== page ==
Moreover, many in the industry are predicting the rapid growth of programmatic guaranteed, which means that the line between direct and programmatic sales will blur. “It won’t be direct versus programmatic soon,” said one publishing executive. “We’ll need our sales team to understand when bespoke [as opposed to] standard is right and guaranteed versus nonguaranteed.” Said another, “Programmatic guaranteed is the next big thing—the technology is in early days, but it promises the efficiency of programmatic with the volume guarantees many brand campaigns seek.”

    Programmatic models also extend beyond digital publishing to offline properties. Time Inc. uses programmatic sales for its print publications. Programmatic sales occur for on-demand TV services, and the advent of targeted ads via cable, satellite, and Internet TV will open traditional TV ads to programmatic sales as well.

    Growing pains persist…That said, our research shows that many publishers are far from unlocking programmatic’s full potential. They continue to approach it in a reactive manner, often delegating programmatic decisions to operational teams that previously managed leftover or “remnant” inventory. Programmatic teams spend too little time on activities that actually drive revenue and too much time on low- or no-value pursuits. Inverted priorities are all too common, with administrative chores taking precedence over revenue-generating endeavors such as building demand, analyzing pricing, and improving the offering. Ineffective processes are fraught with pain points. (See Exhibit 1.)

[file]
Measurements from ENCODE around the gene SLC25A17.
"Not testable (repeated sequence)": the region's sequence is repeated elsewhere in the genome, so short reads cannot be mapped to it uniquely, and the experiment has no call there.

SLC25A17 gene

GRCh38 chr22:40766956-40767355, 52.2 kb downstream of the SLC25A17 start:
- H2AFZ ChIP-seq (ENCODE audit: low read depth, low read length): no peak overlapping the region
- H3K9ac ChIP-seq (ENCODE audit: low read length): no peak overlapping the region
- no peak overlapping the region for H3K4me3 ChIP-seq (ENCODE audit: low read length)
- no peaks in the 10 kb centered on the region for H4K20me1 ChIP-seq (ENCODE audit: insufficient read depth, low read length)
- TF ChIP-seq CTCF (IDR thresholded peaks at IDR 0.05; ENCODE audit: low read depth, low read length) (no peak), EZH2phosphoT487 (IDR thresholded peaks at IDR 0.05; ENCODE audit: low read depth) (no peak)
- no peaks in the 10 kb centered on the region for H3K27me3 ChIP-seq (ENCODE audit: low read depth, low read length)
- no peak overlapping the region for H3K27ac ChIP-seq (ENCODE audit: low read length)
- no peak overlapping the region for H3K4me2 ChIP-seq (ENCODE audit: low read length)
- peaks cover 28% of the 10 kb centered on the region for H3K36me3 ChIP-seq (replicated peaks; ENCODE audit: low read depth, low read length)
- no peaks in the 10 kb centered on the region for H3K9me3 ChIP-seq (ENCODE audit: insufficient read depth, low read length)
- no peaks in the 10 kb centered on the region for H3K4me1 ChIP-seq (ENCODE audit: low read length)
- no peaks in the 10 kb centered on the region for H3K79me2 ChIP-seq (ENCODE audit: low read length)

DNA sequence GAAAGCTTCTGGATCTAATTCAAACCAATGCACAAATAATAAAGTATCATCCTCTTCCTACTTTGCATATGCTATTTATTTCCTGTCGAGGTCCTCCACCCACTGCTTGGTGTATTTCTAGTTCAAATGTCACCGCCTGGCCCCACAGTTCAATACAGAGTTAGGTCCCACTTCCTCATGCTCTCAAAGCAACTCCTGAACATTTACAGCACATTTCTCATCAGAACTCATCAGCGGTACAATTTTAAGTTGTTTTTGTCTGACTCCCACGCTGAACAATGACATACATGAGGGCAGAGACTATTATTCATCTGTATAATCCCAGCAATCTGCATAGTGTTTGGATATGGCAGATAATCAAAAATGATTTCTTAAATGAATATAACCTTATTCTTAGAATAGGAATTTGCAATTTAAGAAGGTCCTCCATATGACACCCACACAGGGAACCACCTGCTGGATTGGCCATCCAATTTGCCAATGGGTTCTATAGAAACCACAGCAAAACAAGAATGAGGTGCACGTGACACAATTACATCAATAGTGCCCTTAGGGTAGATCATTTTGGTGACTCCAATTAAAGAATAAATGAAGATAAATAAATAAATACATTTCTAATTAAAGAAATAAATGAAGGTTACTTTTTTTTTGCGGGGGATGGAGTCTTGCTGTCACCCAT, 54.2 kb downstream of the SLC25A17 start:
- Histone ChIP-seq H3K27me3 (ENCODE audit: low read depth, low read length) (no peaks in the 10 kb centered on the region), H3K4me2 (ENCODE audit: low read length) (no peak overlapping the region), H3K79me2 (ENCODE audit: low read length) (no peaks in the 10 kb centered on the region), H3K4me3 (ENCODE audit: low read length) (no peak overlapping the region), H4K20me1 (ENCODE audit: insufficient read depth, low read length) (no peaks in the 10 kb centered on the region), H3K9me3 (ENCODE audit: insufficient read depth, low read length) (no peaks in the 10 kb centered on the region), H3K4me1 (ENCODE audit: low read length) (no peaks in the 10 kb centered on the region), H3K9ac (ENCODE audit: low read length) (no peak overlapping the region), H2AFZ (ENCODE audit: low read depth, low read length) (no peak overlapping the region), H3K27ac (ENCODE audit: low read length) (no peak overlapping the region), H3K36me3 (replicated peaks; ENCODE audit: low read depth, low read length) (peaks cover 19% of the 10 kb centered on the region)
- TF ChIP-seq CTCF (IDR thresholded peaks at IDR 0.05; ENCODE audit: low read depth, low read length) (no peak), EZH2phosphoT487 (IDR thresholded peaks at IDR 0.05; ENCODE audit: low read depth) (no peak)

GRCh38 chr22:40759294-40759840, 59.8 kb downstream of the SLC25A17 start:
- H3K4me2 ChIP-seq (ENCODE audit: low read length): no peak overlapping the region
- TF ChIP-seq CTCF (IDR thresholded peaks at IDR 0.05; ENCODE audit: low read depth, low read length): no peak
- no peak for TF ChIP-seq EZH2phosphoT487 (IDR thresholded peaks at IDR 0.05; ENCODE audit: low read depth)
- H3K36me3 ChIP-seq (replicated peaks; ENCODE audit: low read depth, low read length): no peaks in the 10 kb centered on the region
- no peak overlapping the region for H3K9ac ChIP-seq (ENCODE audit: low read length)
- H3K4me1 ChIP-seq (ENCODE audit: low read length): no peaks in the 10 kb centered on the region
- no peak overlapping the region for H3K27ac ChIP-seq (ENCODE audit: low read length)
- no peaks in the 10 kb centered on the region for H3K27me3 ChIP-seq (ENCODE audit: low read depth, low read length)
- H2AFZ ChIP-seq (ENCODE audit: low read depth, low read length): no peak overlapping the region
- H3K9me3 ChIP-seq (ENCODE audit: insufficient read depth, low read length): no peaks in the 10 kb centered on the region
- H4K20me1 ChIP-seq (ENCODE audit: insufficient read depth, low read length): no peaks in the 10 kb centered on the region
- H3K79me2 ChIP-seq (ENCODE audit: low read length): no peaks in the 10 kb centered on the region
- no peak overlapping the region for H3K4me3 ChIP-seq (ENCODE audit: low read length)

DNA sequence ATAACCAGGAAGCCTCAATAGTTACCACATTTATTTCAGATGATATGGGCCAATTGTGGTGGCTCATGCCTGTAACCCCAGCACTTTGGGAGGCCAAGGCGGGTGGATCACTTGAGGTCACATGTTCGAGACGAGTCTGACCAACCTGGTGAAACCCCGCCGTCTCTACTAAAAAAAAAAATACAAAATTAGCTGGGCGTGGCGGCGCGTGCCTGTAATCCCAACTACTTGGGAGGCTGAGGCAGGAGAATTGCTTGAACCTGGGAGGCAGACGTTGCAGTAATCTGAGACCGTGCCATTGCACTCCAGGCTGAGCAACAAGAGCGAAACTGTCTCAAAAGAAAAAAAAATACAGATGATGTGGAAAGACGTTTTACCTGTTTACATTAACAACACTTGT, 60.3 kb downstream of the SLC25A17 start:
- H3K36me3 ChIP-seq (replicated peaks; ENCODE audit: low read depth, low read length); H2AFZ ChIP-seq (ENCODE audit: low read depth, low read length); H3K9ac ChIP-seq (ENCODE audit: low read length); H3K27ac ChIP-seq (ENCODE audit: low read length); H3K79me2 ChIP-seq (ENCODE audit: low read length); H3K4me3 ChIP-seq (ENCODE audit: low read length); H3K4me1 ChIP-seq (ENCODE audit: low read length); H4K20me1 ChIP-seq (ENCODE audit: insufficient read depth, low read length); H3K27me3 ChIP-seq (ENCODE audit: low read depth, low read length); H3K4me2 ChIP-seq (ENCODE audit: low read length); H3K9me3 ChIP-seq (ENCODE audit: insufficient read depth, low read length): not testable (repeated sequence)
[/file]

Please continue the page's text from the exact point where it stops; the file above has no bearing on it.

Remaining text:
exhibit

    In our study, publishers in a typical month spent an average 11 hours (19 percent of the total staff hours spent on regular programmatic tasks) on value-creating activities, such as generating leads by analyzing bidding data, and 48 hours a month (81 percent of the total) on such purely administrative tasks as monitoring, billing, and reporting. And this does not include the time it takes to make the sale and set up the deal, only about 20 percent of which is spent creating value. (See Exhibit 2.)

    exhibit

    …but solutions are available. Publishers leave money on the table by not focusing more on value creation and by not using the full range of optimization techniques available. By analyzing the performance of different segments of inventory—specifically, which ones are attracting the most active bidding and by whom—publishers can optimize their auction parameters (such as floor prices) and test the impact of various offerings, configurations, and bidding criteria. This data can then be used to feed leads and new propositions to the sales teams. It can also be used to advise advertisers on their bidding strategies. All of which leads to higher yield and additional revenue. One publisher in our study makes an average of one extra sale per week, either as a direct sale or a programmatic deal, from analyzing bidding data and up-selling based on the results. Another increased CPMs by 30 percent on one ad exchange by consistently monitoring bids and adapting floor prices.